Hubris, which describes excessive arrogance and pride, met punishment. A common trait for the powerful and wealthy, hubris exacts punishment because this finds expression in defiance of the gods. Hubris also draws retribution because this causes humiliation or violent actions leading to deaths.
Xerxes is a historical figure who met punishment and retribution for his hubris. Xerxes was an ambitious and driven king who sought to exceed the previous kings in maintaining the glory of Persia. He sought to expand the Persian kingdom until the sky, where the gods reside, so that the sun would not be looking down at Persia. To do this, Xerxes had to defeat Greece. He marched his army towards Greece. His ambition to become the ruler of the world was beyond the boundaries of nature. His hubris manifested in his action to fetter Hellespont. He ordered his men to build two boat bridges as pathway for his soldiers across Hellespont. A storm destroyed this. He rebuilt the floating boats. He also cut Hellespont by creating a channel and filled these with land to create a solid path across the straight. At the battle of Salamis, the naval troops of Xerxes lost heavily to the Greek fleet. He had to retreat. Later on, Xerxes died during an uprising in his own palace. (Schurmann & Lilly, 2003)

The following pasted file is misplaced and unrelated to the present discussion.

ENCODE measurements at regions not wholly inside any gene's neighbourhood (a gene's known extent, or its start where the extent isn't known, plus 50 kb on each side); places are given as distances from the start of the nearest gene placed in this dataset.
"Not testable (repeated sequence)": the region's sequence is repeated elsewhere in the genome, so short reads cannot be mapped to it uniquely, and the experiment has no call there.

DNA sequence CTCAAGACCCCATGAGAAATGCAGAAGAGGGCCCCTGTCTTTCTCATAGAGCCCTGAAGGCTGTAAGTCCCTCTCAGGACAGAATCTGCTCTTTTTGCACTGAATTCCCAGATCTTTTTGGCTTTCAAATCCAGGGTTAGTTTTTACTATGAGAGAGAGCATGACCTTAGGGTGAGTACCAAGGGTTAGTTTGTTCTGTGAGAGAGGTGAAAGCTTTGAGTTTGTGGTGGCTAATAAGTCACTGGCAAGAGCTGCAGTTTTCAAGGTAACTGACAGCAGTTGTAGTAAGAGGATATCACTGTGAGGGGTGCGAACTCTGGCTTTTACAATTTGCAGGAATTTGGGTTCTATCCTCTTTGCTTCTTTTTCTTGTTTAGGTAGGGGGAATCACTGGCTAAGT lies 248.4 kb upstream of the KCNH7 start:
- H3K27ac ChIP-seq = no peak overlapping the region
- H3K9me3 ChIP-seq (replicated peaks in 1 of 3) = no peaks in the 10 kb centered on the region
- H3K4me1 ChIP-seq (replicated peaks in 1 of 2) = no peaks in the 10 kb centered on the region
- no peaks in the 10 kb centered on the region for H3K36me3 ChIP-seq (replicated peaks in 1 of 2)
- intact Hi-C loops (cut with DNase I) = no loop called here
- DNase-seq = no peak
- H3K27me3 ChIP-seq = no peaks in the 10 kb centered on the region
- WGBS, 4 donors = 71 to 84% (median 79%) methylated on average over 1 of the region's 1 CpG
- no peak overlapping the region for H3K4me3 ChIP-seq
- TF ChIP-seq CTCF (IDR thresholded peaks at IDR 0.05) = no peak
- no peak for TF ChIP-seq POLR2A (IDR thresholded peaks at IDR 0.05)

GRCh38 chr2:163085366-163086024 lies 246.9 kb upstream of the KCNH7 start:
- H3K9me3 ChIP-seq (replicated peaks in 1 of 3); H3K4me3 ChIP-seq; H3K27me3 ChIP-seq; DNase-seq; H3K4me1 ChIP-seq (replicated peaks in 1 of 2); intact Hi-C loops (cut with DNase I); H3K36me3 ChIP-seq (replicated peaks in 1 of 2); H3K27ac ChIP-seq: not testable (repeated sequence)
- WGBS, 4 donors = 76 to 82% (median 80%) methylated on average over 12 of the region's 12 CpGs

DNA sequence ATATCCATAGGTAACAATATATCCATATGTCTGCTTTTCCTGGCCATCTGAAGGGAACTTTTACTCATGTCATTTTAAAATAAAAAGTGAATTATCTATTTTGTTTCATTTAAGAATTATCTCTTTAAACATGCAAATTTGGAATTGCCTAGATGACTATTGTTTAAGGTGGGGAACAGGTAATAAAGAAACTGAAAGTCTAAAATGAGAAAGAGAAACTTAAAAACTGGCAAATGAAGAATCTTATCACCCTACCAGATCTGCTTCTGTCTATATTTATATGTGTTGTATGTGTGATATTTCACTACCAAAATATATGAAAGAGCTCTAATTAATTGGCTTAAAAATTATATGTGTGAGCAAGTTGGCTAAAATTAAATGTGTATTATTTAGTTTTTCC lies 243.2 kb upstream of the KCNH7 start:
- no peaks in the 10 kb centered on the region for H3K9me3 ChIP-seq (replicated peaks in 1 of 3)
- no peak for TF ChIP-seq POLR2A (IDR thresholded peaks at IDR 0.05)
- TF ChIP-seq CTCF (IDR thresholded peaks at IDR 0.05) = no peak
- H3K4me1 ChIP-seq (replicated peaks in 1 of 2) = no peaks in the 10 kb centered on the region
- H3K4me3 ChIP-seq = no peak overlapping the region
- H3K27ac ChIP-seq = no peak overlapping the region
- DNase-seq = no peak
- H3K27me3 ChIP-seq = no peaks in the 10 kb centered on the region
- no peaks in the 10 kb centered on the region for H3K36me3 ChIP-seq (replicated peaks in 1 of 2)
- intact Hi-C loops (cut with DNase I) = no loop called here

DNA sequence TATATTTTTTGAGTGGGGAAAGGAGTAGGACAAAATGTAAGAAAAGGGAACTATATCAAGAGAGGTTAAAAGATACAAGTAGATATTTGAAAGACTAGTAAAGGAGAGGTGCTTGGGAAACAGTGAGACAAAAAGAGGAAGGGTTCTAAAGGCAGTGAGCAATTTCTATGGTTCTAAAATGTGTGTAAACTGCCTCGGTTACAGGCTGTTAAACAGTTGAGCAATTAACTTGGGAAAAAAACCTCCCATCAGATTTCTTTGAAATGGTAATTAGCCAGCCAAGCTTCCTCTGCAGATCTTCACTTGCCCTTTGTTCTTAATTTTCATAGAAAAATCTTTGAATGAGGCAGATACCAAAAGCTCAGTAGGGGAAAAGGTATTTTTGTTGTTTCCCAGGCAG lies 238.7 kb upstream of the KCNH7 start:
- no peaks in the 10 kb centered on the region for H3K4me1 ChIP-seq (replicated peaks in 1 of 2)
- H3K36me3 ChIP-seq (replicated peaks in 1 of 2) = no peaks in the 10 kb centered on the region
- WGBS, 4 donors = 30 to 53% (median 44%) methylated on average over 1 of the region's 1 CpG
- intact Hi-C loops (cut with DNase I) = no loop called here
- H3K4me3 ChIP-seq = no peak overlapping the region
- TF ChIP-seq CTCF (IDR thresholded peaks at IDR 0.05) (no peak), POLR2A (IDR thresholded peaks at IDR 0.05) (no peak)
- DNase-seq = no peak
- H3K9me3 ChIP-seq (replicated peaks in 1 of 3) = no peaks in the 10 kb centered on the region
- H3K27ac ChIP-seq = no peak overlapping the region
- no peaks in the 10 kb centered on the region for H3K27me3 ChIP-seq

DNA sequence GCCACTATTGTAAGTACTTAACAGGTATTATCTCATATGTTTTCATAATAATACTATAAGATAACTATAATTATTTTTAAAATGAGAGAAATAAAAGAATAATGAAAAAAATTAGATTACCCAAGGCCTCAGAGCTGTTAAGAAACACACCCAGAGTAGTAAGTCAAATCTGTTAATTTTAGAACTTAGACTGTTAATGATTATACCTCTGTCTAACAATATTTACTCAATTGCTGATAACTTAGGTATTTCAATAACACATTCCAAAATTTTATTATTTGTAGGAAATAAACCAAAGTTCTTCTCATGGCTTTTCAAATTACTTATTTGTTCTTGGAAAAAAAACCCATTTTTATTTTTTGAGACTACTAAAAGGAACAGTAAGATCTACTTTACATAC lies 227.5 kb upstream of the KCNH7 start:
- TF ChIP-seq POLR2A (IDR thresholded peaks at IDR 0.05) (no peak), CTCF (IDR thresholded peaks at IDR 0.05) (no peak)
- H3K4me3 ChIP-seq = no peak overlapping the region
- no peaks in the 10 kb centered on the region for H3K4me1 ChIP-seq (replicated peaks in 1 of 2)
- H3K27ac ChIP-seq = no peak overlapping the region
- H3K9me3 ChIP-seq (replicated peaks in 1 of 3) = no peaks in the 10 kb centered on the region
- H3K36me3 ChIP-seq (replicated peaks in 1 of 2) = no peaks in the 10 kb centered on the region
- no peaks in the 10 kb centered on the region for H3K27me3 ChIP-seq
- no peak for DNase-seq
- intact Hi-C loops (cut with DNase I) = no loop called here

Xerxes could have supported his arrogance with strategy. He lost at Salamis because his broader ships were slower than the narrower but faster ships of Greece (Schurmann & Lilly, 2003). He could have built enough ships and used his broad ships to round up the Greek fleet before attacking. It appears that he had enough fighters because of the land path he made across Hellespont but maybe not enough ships or poor positioning of his ships.
The plight of Xerxes exemplifies punishment and retribution for hubris. By cutting Hellespont, he raised the ire of the god Bosporus (Schurmann & Lilly, 2003) whose retribution caused the defeat of Xerxes’ naval fleet.